"Your call is important to us" is a phone message often heard by customers calling a business. Yet frequently, they end up feeling the exact opposite.
With many people now surrounded and empowered by digital technology, customers want – and indeed expect – to communicate through the channel of their choice. Latest Ofcom data shows that 94% of UK households have a mobile phone, 80% have an internet connection and 75% have broadband. Perhaps unsurprisingly, its figures also show that the younger and wealthier you are, the more likely you'll be to have internet access at home.
This new breed of connected consumers also expect consistently high service, regardless of which channel they use and when they choose to interact – something contact centres need to consider when evaluating their customer effort and multichannel strategies.
Ultimately, this is about much more than corporate image. In competitive markets, customers are hard to win and can easily be lost. To improve their chances of new or repeat business, firms therefore need to be on top of their game with every customer interaction.
In this respect, the contact centre has a key role to play in the sales process. In every case, the primary objectives in understanding and improving this process will be to reduce customer turnover and increase repeat purchases.
In response to the proliferation of smart devices and the popularity of fast, interactive engagement platforms such as Facebook, Twitter and Instant Messaging (IM), the trend of delivering service via multiple channels is increasing. Yet this is not without its challenges. As multichannel contact management expands, agents are required to handle several different communications paths.
Some agents, however, may be unsuited to particular channels or multi-tasking, which in turn could result in increased queue lengths or a missed negative Tweet going viral.
To address this, organisations should map their customers' journeys with them to limit the effort they have to make in navigating the contact centre. This will include a full review of all their channels of communication, taking into consideration how the contact frequency and number of channels affect their customer effort scores.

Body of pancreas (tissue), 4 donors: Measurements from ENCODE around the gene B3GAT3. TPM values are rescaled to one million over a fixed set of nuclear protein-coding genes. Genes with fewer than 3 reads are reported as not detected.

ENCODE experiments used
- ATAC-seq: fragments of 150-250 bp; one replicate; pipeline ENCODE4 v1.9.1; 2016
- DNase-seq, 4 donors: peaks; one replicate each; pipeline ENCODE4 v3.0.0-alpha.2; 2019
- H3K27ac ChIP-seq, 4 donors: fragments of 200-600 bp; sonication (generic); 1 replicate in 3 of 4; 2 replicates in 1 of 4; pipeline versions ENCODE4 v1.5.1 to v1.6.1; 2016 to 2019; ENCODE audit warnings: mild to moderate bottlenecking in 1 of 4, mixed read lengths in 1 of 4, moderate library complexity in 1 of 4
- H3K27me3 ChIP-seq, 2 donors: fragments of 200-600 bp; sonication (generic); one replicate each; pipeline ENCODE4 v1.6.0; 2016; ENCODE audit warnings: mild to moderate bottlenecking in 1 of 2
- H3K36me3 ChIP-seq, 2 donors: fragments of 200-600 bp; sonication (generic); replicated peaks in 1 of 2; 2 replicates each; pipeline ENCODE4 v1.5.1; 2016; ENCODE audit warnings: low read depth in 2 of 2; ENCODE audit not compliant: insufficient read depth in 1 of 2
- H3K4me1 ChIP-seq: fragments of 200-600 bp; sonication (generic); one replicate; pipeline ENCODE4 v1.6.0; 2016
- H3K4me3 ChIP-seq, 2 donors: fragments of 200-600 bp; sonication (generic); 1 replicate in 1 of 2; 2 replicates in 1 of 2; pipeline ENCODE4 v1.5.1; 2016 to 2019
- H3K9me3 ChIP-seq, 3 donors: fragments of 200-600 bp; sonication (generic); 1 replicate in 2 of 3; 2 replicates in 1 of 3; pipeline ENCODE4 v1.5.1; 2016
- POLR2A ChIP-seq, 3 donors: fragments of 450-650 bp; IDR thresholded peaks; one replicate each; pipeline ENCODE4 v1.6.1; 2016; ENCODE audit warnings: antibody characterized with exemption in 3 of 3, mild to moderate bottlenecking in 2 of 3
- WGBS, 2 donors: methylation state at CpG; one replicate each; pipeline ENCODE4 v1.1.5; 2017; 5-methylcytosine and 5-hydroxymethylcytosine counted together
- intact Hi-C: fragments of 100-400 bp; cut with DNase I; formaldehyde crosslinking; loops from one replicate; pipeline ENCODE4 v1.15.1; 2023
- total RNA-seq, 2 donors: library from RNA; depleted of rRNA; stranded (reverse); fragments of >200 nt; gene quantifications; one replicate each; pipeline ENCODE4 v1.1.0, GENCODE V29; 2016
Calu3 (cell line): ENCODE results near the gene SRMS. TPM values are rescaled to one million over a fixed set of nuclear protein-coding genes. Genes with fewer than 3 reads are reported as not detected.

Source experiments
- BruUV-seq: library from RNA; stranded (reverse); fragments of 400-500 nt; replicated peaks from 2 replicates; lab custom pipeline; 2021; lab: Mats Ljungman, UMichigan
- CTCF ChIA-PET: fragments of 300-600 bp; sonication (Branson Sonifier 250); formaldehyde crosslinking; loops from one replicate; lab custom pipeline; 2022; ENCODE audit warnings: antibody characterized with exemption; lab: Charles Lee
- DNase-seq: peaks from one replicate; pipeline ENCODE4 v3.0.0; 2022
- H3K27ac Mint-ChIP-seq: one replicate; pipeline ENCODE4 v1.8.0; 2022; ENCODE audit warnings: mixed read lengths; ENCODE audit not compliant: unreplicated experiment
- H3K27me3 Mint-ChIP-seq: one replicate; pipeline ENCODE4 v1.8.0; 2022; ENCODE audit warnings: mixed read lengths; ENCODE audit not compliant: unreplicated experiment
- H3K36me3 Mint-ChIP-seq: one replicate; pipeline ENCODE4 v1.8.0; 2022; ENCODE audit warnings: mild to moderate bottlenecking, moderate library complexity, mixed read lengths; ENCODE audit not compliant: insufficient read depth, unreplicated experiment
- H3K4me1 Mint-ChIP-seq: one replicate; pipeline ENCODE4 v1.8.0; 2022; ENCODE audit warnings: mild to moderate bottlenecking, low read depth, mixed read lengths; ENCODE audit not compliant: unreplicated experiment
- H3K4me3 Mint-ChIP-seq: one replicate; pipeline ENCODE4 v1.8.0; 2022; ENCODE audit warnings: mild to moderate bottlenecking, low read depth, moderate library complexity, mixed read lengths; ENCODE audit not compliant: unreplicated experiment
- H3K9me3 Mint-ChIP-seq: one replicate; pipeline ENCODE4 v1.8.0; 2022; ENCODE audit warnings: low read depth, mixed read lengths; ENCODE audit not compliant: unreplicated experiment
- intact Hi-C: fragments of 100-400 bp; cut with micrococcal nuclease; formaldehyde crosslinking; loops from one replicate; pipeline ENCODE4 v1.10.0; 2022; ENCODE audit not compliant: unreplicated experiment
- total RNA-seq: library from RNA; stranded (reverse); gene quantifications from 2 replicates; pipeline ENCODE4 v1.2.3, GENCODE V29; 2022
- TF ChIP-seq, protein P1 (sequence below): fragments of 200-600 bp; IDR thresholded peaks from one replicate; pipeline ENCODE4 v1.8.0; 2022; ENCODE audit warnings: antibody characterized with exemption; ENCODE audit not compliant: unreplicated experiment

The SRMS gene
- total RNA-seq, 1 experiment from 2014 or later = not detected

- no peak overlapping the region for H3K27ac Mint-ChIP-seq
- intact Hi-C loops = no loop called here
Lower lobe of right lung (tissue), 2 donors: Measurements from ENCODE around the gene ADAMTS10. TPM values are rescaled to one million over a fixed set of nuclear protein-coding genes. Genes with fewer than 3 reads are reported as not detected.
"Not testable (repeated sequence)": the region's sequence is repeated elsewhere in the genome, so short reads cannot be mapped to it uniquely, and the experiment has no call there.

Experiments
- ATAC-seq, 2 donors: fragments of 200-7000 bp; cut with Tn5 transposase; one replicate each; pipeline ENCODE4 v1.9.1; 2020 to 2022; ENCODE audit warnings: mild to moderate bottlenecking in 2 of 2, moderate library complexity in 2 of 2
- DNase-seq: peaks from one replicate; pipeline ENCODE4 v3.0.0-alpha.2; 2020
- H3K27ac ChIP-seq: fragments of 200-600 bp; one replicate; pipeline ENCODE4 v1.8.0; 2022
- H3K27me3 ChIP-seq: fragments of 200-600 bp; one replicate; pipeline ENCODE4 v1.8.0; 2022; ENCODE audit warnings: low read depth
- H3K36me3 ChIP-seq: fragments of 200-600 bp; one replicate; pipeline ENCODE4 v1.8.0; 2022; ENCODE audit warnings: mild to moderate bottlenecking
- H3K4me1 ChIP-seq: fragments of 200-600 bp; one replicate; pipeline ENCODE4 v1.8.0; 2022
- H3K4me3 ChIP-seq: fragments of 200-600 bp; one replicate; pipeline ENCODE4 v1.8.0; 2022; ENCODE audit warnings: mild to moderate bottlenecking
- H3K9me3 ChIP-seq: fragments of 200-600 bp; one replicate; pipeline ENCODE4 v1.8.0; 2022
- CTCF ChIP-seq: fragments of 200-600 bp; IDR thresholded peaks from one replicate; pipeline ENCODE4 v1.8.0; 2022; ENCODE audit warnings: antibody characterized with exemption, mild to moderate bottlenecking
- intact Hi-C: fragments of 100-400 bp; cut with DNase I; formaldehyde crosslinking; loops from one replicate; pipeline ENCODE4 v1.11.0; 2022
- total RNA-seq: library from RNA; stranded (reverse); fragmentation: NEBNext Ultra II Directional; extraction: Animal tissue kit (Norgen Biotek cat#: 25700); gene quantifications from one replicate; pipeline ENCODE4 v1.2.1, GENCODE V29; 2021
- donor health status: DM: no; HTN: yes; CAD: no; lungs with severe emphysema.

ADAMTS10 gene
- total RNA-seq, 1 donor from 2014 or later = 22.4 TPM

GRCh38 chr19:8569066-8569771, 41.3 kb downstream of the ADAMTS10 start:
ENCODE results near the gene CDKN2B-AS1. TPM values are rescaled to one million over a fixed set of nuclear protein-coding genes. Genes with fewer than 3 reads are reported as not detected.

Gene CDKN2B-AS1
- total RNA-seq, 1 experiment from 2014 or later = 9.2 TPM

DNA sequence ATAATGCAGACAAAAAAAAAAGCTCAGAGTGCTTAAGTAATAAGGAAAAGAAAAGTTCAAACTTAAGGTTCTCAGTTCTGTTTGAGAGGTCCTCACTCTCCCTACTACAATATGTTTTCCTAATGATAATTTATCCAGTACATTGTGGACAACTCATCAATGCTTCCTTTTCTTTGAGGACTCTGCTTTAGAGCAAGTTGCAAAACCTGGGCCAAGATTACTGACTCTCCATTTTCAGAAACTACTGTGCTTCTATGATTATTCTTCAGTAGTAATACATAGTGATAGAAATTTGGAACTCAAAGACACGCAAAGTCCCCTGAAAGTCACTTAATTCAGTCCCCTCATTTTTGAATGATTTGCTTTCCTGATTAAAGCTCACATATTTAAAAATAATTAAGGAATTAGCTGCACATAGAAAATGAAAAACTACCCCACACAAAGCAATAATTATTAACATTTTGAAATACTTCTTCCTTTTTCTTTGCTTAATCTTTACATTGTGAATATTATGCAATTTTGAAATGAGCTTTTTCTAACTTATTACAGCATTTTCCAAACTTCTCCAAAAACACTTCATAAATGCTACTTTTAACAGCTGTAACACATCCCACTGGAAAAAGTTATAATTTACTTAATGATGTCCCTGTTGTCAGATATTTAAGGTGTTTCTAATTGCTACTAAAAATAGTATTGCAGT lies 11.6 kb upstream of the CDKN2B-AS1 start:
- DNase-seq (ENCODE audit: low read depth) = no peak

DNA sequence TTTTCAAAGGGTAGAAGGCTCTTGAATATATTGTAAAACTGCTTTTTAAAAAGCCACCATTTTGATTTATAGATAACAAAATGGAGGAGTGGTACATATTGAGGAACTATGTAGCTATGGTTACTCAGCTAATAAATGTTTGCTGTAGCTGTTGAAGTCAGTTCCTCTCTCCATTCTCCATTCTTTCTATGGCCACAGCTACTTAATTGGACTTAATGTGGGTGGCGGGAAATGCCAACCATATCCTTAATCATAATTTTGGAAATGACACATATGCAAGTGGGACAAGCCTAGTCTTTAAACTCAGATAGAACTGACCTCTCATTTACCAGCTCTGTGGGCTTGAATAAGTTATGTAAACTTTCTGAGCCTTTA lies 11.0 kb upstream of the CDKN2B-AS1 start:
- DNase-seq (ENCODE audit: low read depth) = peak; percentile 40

For example, low-effort channels such as automated services should be provided for straightforward transactions such as card payments. Similarly, repeat questions should be avoided for customers calling by phone where they are passed between agents, which is frequently cited by contact centre users as contributing towards a negative experience.
Process improvements can be measured against a scale by asking the customer to rate each interaction. These scores will in turn reveal if the contact centre is actually delivering answers to customer issues – which, ultimately, is what customers want.
Rather than feeling ignored or frustrated by the need to call back, customers feel valued and ultimately, will be more likely to recommend the brand or service to friends, family and colleagues. Crucially, this direct endorsement can also tip the balance in the decision making process – and mean the difference between a new sale and a lost opportunity.
Better processes, more successful resolutions
To measure the success of any changes within the process improvement programme, creating a balanced set of customer effort metrics at the outset is key. Likewise, contact centre technology can help harness processes as well as capture and evaluate key performance indicators such as First Contact Resolution (FCR), Customer Effort and Customer Lifetime Value scores.
Having mapped how individual customers interact with an organisation, it may become apparent that contact management processes unwittingly create obstacles. An emphasis on reducing calling time, for example, can result in agents limiting the extent to which they respond to customers, leading to repeat calls and more customer effort.
While some contact centres will opt for specialist teams, in many cases, it makes good business sense to train and equip a team of multimedia agents to handle peak demand. Using social media monitoring and engagement technology to integrate social media within the contact centre, this could see agents switching seamlessly between channels during peak periods, handling web chat in real-time, social media in near real-time and email in-between.
Invariably, customers make contact with a goal in mind. It stands to reason then that organisations that make achieving this goal easy will retain loyal customers and improve the likelihood of them making a repeat purchase. After all, why make it difficult for someone to spend money with you when you can generate so much more income by making it easy?
By Richard Farrell, CTO at Netcall
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